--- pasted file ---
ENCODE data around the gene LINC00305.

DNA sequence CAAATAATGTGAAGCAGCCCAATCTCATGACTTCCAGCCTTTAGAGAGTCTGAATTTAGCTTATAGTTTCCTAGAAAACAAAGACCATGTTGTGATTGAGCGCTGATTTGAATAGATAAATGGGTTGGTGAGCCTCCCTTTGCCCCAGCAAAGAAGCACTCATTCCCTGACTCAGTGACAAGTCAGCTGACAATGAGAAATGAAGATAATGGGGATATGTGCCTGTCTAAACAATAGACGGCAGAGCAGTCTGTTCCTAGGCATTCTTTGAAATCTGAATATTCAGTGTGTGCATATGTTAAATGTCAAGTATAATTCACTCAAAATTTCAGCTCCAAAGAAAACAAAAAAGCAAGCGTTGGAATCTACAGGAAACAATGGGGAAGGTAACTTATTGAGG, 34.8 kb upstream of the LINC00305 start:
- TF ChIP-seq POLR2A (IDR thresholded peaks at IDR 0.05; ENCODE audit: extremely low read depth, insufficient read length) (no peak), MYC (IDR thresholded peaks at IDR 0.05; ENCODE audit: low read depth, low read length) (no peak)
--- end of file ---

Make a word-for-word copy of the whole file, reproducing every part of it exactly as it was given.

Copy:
ENCODE data around the gene LINC00305.

DNA sequence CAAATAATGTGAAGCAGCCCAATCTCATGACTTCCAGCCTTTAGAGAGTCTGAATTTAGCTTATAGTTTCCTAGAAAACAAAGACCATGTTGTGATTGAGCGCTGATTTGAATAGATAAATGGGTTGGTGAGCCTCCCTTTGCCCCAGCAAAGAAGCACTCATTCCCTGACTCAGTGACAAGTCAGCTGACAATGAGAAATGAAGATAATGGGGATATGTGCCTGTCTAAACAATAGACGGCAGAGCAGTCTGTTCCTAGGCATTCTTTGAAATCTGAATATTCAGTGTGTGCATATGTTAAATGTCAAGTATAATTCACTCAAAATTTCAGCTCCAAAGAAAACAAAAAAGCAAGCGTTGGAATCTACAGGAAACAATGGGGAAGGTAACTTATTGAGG, 34.8 kb upstream of the LINC00305 start:
- TF ChIP-seq POLR2A (IDR thresholded peaks at IDR 0.05; ENCODE audit: extremely low read depth, insufficient read length) (no peak), MYC (IDR thresholded peaks at IDR 0.05; ENCODE audit: low read depth, low read length) (no peak)